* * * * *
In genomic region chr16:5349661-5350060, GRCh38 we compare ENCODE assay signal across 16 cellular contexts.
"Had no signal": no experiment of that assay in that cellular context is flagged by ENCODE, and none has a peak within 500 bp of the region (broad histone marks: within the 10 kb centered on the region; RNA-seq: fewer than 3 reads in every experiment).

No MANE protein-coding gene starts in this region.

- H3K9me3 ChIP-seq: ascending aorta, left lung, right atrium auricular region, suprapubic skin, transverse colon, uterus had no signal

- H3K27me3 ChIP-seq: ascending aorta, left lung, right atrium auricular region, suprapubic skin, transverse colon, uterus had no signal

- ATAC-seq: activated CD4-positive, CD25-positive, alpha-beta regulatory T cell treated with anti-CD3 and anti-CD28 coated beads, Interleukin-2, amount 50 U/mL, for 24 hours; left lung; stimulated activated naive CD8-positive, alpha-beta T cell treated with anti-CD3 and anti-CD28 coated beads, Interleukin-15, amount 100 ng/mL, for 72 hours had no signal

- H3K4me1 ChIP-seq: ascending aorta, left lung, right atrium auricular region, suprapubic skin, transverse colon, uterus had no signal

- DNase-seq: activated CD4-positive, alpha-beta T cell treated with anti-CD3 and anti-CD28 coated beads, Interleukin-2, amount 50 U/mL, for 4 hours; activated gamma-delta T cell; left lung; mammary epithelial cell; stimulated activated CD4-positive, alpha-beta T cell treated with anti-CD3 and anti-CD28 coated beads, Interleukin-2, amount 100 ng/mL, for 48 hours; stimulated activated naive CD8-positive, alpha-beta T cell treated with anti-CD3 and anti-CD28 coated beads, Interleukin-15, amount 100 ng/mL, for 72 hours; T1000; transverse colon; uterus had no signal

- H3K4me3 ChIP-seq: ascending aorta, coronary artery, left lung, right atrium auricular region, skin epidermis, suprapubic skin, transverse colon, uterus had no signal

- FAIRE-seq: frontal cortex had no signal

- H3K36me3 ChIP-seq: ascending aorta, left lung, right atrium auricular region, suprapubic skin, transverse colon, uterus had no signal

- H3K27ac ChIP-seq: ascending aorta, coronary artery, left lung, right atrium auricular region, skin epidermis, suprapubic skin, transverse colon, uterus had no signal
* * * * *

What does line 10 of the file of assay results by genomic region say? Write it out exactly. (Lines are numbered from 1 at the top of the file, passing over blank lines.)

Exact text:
- FAIRE-seq: frontal cortex had no signal